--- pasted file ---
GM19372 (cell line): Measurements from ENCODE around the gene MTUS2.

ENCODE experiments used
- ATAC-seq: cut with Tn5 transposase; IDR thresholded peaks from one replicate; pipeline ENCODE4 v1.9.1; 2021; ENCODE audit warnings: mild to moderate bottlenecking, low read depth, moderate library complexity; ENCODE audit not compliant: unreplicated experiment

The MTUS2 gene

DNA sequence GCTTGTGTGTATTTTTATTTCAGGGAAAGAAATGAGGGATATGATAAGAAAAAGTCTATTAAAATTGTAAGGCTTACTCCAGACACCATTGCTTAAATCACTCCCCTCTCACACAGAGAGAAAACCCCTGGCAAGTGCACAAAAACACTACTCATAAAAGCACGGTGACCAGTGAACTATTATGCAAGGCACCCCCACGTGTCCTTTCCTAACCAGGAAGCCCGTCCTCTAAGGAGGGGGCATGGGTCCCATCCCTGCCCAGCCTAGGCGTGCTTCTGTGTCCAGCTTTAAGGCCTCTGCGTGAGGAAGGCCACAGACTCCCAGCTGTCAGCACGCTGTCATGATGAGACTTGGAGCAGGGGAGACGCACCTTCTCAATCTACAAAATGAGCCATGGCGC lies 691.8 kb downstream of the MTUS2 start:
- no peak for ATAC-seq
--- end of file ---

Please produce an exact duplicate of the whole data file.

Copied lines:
GM19372 (cell line): Measurements from ENCODE around the gene MTUS2.

ENCODE experiments used
- ATAC-seq: cut with Tn5 transposase; IDR thresholded peaks from one replicate; pipeline ENCODE4 v1.9.1; 2021; ENCODE audit warnings: mild to moderate bottlenecking, low read depth, moderate library complexity; ENCODE audit not compliant: unreplicated experiment

The MTUS2 gene

DNA sequence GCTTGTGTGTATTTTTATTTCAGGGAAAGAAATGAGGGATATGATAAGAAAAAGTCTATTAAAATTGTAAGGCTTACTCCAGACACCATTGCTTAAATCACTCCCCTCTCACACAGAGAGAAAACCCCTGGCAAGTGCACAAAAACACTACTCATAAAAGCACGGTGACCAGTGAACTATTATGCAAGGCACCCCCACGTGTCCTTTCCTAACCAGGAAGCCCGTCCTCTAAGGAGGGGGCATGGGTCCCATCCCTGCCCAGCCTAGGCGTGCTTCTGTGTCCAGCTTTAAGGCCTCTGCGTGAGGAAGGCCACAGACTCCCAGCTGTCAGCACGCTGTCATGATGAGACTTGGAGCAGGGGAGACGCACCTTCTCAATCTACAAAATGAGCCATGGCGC lies 691.8 kb downstream of the MTUS2 start:
- no peak for ATAC-seq